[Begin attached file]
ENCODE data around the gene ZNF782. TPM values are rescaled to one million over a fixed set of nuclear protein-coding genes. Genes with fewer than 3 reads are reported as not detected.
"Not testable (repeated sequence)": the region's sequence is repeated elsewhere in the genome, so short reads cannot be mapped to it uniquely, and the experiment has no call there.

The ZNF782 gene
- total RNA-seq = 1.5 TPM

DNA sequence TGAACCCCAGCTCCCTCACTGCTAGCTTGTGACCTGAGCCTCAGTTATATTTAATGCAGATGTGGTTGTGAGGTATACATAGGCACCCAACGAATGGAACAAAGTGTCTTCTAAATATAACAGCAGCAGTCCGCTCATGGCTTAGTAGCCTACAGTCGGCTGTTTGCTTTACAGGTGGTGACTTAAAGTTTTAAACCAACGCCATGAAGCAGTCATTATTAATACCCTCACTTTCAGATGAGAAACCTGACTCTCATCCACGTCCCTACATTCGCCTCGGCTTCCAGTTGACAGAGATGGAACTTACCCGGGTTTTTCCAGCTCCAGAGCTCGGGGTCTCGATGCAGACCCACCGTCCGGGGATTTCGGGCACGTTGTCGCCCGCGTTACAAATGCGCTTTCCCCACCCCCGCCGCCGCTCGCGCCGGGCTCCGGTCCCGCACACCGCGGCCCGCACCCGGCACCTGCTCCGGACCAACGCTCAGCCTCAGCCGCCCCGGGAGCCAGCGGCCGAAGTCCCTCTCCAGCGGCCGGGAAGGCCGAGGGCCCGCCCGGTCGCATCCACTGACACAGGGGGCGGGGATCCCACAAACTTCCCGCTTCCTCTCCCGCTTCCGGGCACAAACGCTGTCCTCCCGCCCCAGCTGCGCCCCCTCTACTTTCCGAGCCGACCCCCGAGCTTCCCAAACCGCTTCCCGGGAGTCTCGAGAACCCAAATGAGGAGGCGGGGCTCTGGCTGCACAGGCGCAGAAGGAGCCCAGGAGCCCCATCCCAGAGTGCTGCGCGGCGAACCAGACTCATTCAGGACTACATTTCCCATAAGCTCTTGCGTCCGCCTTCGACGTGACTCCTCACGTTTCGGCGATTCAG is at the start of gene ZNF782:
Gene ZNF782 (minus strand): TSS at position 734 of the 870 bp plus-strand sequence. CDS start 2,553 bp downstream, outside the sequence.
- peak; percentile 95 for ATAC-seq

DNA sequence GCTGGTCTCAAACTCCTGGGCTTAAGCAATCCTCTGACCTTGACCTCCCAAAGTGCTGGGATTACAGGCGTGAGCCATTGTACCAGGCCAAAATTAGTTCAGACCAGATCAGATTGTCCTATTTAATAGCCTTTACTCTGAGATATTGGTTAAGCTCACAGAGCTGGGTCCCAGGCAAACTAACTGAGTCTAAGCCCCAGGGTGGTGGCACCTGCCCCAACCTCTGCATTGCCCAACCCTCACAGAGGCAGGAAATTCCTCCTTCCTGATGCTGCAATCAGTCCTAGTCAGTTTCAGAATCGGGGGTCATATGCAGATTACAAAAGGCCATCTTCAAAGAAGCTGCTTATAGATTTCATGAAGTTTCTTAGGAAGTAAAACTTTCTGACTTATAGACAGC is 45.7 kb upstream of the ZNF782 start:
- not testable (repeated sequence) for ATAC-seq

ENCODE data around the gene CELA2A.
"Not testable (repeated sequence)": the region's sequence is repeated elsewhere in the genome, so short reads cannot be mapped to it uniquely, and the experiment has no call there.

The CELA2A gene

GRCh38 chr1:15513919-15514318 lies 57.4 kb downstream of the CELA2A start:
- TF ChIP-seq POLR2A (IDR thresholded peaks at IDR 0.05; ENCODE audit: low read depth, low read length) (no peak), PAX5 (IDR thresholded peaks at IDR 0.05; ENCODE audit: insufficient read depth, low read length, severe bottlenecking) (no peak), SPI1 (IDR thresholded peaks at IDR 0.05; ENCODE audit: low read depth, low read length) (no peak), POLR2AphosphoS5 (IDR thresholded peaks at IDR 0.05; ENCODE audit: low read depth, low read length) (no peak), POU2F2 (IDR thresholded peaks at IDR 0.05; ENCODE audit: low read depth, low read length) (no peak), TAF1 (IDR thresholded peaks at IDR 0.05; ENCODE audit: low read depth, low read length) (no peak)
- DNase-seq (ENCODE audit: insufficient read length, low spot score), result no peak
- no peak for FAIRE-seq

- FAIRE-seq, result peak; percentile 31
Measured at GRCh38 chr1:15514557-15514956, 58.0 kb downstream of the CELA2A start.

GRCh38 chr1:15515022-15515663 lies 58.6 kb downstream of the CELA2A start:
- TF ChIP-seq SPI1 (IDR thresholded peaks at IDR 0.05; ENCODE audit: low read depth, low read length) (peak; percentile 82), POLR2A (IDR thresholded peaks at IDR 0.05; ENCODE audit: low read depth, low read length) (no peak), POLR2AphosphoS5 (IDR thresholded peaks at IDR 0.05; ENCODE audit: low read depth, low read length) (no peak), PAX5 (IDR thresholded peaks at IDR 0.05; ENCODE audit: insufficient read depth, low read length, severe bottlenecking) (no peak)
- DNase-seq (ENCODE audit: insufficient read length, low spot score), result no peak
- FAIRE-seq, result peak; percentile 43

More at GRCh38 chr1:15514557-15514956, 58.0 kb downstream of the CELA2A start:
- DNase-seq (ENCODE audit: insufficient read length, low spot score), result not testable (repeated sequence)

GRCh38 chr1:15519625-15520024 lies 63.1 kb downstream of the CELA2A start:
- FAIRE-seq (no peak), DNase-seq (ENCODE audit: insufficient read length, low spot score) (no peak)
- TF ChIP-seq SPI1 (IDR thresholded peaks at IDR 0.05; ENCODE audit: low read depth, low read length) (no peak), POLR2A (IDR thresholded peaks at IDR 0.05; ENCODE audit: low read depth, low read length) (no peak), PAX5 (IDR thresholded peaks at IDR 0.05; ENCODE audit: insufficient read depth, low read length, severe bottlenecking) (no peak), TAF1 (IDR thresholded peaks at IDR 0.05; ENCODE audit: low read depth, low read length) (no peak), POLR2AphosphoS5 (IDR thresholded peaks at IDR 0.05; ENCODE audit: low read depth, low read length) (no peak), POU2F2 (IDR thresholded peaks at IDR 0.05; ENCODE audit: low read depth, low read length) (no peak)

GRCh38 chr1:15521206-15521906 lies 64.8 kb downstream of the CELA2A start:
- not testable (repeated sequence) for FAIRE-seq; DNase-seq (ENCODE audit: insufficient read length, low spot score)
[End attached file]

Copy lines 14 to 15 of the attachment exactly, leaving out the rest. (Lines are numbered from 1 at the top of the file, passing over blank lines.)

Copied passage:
- TF ChIP-seq POLR2A (IDR thresholded peaks at IDR 0.05; ENCODE audit: low read depth, low read length) (no peak), PAX5 (IDR thresholded peaks at IDR 0.05; ENCODE audit: insufficient read depth, low read length, severe bottlenecking) (no peak), SPI1 (IDR thresholded peaks at IDR 0.05; ENCODE audit: low read depth, low read length) (no peak), POLR2AphosphoS5 (IDR thresholded peaks at IDR 0.05; ENCODE audit: low read depth, low read length) (no peak), POU2F2 (IDR thresholded peaks at IDR 0.05; ENCODE audit: low read depth, low read length) (no peak), TAF1 (IDR thresholded peaks at IDR 0.05; ENCODE audit: low read depth, low read length) (no peak)
- DNase-seq (ENCODE audit: insufficient read length, low spot score), result no peak